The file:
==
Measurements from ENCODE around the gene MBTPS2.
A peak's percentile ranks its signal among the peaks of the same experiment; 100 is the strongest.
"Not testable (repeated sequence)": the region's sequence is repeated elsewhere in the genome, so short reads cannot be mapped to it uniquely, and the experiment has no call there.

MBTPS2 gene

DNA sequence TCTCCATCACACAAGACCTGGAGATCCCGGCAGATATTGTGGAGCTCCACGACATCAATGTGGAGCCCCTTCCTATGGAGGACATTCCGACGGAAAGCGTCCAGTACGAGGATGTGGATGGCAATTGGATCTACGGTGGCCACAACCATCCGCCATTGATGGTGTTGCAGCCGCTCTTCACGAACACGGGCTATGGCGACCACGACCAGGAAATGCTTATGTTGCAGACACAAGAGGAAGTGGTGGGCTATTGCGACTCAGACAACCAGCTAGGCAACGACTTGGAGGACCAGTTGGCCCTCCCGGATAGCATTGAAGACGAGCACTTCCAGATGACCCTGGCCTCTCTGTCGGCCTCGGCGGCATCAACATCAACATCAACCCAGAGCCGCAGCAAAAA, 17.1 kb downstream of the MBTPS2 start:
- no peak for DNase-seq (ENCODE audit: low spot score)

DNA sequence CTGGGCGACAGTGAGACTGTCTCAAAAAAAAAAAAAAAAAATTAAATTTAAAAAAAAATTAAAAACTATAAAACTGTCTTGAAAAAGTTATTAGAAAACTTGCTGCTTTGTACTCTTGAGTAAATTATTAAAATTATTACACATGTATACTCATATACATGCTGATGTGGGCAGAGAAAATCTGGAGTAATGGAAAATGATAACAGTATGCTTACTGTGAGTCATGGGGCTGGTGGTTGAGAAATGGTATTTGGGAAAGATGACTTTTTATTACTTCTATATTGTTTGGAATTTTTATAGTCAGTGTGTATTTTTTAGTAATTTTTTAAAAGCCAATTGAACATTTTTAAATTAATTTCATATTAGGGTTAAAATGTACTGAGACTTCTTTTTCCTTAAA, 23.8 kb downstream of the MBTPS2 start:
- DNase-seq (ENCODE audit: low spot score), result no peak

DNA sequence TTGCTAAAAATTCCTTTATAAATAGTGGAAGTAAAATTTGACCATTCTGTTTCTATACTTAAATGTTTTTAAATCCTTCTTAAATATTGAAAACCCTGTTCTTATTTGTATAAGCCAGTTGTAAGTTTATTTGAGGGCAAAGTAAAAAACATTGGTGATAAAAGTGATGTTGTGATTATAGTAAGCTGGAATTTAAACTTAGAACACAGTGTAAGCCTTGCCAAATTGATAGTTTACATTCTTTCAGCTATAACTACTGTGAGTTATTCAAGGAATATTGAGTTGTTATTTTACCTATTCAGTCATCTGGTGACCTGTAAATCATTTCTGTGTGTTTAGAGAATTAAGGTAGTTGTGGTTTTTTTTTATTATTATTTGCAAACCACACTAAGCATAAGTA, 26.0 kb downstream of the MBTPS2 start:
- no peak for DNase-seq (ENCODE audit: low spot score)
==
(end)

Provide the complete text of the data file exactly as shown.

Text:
Measurements from ENCODE around the gene MBTPS2.
A peak's percentile ranks its signal among the peaks of the same experiment; 100 is the strongest.
"Not testable (repeated sequence)": the region's sequence is repeated elsewhere in the genome, so short reads cannot be mapped to it uniquely, and the experiment has no call there.

MBTPS2 gene

DNA sequence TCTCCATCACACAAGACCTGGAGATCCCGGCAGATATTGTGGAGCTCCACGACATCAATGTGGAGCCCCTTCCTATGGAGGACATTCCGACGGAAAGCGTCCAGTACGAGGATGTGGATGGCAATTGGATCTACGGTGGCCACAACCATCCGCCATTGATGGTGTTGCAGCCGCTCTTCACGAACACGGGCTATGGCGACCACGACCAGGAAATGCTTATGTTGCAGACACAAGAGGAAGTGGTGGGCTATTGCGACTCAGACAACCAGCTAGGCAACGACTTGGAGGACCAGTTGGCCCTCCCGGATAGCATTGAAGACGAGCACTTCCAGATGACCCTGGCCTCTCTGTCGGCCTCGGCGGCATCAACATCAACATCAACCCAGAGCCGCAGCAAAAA, 17.1 kb downstream of the MBTPS2 start:
- no peak for DNase-seq (ENCODE audit: low spot score)

DNA sequence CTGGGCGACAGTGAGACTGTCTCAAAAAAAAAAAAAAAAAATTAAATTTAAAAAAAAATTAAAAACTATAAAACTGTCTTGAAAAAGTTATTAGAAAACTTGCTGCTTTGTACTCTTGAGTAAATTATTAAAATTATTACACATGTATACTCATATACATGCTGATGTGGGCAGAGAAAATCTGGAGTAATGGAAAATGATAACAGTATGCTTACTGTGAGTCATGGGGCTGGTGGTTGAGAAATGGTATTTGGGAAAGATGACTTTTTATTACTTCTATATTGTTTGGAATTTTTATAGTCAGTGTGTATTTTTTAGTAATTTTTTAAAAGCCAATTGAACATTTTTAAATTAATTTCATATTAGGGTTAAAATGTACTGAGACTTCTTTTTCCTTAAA, 23.8 kb downstream of the MBTPS2 start:
- DNase-seq (ENCODE audit: low spot score), result no peak

DNA sequence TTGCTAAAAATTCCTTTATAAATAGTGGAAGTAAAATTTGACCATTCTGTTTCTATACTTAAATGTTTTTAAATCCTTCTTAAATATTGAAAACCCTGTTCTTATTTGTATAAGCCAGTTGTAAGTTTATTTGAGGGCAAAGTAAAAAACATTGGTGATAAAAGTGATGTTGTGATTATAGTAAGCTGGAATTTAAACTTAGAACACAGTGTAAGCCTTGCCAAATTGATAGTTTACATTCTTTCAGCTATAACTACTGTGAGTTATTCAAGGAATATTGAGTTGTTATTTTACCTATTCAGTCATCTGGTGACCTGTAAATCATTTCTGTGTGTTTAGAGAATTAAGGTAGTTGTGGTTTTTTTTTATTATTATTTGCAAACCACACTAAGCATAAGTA, 26.0 kb downstream of the MBTPS2 start:
- no peak for DNase-seq (ENCODE audit: low spot score)